For the next few weeks, we’ll be observing an anniversary: 10 years since we left San Francisco and moved to Ann Arbor. I’ll repost articles Frank and I wrote at that time for our Ann Arbor blog, aSquared. Bittersweet, very definitely they will be, bittersweet.
[It’s aSquared’s First Birthday … we’re celebrating by looking back at events from a year ago … skip these retro posts if you’re not into sentimentality.]
‘I know that that’s one big-ass dam, lemme tell ya!
‘Hoover Dam National Historic Landmark (NV/AZ)
‘Built at a total cost of $165 million between 1931 and 1936, the Hoover Dam is 726 feet high. Lake Mead, the reservoir created by the dam, covers 247 square miles and holds 46 trillion cubic yards of water.
‘The dam, at its inception the largest public works project in US history, was the brainchild of many: Major John Wesley Powell, a one-armed Civil War veteran and geologist who undertook a huge project to topographically map the Grand Canyon and Colorado River region in 1869-1871; his nephew, Arthur Powell Davis, who spent over twenty years exploring the Colorado River and authored the main engineering report on the dam project, only to be forced to resign his Bureau of Reclamation post and go to Turkestan for work; Harry Morrison, Charlie Shea, Harry Kaiser, and Warren Bechtel, who organized the various financing and bids on the proposed project; Frank Crowe, who supervised the building of the dam in the face of punishing heat and harsh conditions and broke a workers’ strike in August 1931; Walker “Brig” Young, who surveyed Boulder Canyon in 1921 to find the best spot for the dam; and Gordon Kaufma , who planned the imposing Art Deco architecture of the dam.
‘The project was first named the Boulder Dam, but in September 1930, Secretary of the Interior Ray Wilbur a ounced that the dam would henceforth be named the Hoover Dam, an apparent attempt to gather much-needed credit to the administration for drumming up jobs in what was an otherwise dismal record. When Franklin Roosevelt took over in 1932, his Interior Secretary, Harold Ickes, changed the name back to Boulder. In April 1947, Harry Truman signed a Congressional resolution restoring the name Hoover to the dam.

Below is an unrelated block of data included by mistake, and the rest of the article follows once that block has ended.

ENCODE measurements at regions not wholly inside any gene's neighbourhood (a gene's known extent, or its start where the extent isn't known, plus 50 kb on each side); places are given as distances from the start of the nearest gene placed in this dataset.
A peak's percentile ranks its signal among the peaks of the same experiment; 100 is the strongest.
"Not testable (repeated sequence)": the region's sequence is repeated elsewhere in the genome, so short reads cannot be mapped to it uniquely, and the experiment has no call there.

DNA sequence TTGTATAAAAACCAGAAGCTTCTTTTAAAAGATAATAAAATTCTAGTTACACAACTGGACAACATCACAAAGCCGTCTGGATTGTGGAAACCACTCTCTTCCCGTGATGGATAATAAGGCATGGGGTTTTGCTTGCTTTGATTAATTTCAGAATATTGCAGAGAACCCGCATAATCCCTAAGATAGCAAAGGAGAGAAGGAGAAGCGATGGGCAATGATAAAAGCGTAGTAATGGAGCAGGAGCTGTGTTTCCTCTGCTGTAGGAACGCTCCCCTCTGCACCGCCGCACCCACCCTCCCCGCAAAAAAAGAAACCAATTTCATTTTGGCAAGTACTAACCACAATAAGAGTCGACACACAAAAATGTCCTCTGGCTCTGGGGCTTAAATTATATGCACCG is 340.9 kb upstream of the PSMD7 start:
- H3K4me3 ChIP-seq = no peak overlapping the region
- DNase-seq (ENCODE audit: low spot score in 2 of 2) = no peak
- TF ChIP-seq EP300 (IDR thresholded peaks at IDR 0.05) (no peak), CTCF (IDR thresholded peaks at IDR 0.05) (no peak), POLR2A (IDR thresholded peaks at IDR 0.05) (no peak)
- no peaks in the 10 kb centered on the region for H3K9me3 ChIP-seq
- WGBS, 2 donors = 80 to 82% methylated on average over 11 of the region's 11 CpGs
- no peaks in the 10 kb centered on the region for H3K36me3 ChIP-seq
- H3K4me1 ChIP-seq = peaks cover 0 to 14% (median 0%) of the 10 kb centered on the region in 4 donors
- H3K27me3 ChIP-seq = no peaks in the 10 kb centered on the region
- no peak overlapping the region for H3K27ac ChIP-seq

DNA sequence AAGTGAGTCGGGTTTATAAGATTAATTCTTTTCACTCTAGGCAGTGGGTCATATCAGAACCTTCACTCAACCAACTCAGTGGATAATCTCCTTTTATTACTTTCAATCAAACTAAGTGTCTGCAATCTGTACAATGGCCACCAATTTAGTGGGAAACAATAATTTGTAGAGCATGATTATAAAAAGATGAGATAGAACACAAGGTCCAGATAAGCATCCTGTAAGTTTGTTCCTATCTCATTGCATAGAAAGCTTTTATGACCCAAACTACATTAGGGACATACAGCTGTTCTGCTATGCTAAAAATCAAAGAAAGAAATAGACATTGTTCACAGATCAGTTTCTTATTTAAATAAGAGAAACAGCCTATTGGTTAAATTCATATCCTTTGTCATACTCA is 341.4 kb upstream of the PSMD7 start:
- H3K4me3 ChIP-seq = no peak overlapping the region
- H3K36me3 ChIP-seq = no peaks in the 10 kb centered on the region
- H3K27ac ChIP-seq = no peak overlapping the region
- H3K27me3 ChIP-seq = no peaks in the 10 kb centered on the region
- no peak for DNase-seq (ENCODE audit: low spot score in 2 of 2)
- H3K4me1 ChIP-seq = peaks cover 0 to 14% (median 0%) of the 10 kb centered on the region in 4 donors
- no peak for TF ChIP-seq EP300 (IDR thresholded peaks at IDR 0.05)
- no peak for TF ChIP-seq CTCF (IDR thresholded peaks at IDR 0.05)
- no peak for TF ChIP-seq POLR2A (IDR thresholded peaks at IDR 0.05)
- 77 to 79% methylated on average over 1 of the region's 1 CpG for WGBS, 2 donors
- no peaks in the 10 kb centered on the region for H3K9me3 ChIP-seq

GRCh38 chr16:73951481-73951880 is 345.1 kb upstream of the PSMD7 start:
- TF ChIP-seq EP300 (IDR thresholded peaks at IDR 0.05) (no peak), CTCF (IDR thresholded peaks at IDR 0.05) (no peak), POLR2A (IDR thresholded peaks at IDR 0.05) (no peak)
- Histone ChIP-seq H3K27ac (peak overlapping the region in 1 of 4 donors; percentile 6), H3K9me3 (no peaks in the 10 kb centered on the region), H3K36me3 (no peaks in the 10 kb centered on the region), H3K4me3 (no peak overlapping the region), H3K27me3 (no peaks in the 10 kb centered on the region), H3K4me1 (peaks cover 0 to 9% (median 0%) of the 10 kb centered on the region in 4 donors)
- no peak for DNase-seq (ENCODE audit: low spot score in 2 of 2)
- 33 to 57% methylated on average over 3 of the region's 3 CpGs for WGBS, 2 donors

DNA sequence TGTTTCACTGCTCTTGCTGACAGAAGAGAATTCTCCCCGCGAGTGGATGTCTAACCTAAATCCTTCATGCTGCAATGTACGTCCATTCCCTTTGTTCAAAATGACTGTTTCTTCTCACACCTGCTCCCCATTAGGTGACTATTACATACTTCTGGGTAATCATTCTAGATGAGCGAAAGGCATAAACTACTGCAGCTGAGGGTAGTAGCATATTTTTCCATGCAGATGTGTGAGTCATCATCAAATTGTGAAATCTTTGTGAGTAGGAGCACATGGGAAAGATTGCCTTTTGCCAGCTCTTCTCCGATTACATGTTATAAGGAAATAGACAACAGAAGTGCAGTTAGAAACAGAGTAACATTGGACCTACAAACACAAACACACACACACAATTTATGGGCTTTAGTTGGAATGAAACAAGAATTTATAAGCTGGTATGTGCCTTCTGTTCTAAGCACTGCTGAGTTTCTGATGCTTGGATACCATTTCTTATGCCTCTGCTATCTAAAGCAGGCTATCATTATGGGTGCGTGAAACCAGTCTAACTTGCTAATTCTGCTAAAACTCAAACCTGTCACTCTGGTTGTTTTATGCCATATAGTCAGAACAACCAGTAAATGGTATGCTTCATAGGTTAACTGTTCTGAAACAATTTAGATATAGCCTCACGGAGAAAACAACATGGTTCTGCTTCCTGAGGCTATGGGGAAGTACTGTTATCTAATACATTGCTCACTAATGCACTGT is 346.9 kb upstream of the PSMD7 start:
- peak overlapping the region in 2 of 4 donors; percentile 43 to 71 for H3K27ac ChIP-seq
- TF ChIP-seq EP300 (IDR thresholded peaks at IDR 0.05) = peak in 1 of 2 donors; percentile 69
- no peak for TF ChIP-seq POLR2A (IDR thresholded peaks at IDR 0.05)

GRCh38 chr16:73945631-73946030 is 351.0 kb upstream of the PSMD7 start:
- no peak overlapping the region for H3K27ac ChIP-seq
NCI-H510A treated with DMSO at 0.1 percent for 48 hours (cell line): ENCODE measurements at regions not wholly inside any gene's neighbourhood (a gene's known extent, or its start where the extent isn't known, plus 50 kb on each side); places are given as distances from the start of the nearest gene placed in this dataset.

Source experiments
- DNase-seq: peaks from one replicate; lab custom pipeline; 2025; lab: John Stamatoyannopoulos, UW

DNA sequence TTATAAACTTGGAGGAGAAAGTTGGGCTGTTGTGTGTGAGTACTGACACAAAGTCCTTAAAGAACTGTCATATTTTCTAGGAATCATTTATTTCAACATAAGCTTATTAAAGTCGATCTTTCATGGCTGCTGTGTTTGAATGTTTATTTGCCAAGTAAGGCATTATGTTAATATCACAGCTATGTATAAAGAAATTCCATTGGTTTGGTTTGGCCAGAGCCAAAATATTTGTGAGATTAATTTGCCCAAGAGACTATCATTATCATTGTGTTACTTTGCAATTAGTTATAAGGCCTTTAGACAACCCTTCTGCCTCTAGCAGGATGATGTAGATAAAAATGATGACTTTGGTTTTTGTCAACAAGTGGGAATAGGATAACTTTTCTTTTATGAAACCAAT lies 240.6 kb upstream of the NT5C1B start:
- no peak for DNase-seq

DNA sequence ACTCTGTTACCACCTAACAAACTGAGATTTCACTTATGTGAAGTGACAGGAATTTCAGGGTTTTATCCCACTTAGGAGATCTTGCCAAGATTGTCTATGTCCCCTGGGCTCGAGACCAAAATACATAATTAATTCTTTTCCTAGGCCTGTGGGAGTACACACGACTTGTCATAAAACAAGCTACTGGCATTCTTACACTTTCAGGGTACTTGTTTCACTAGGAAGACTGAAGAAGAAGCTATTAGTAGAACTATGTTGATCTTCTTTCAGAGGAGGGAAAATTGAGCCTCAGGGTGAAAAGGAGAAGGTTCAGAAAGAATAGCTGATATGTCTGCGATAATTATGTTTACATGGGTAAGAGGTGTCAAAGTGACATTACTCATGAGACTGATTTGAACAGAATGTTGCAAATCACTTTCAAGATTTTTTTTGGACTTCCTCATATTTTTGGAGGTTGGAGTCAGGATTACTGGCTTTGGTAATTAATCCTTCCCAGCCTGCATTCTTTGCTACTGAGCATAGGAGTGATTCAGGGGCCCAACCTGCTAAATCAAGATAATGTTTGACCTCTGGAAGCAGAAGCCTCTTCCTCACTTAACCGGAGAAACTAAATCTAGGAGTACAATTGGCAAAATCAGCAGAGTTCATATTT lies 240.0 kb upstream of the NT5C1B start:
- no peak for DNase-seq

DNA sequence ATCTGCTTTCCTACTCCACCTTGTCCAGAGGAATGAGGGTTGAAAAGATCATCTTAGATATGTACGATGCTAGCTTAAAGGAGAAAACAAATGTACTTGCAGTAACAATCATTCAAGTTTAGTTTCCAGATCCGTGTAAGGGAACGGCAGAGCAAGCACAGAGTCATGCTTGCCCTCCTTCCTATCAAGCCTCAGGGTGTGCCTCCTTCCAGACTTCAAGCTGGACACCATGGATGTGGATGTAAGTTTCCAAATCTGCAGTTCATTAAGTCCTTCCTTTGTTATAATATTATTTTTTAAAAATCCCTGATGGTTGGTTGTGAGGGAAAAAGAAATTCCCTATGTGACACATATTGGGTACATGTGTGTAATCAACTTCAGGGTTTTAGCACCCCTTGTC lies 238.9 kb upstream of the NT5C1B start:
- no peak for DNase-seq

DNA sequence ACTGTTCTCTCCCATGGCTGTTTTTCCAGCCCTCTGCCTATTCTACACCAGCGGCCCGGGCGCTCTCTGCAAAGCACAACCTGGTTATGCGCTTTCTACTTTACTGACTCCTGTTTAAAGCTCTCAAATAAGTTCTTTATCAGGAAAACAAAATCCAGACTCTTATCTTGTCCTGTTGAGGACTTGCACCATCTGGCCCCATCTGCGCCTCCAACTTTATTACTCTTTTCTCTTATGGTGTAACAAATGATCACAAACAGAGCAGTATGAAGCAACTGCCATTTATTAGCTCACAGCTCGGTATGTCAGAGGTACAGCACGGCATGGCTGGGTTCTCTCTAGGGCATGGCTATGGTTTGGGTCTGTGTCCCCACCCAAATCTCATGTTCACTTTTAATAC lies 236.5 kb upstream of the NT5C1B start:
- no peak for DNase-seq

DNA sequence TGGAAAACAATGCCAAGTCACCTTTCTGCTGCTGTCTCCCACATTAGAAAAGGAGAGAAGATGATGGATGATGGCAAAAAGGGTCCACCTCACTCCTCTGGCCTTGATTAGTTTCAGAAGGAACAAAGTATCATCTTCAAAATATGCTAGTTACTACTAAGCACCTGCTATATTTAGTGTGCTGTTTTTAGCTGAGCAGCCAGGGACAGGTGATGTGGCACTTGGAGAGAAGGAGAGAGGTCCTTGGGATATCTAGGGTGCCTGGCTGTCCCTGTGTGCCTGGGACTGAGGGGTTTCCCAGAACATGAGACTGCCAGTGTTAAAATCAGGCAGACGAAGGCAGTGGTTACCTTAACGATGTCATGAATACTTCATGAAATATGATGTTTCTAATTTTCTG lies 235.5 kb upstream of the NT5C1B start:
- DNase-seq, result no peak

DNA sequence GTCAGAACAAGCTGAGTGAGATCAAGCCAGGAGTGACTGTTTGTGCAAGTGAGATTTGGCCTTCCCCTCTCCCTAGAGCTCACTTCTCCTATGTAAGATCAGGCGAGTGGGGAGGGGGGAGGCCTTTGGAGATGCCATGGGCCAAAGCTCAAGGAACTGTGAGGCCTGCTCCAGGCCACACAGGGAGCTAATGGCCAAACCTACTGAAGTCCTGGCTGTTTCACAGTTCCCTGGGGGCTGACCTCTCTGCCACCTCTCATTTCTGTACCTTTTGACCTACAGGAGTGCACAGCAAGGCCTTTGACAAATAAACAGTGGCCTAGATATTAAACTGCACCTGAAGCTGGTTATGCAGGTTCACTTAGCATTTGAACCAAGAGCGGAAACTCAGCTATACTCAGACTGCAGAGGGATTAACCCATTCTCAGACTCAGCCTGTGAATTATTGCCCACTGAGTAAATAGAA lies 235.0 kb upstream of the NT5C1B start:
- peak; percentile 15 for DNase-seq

‘The dam, which we had to pass on our way between the states of Nevada and Arizona, was an incredible thing. All you had to do was stop at one of the vista points, get out of the car, and take a look at the sweep of the dam to get a sense of its grandeur, a perception of the sweat and pain and money and time that went into the construction of this behemoth of human engineering. “Standing on the edge of the Hoover Dam,/I’m on the centerline between two states of mind,” go the lyrics to the Sugar song.
‘Now I know how true that expression is: the dam doesn’t just hold back water, it is a border between the Left Coast (if you include Clark County in that definition) and the rest of the country. The guards stationed at the checkpoint along the highway leading up to the dam are not just guarding the dam; they’re guarding a state of mind, a marvel of machinery, a massive expression of human labor that defies you not to bow before it and feel humbled.
‘—Posted by Frank at 16:30:00 | 15-Aug-03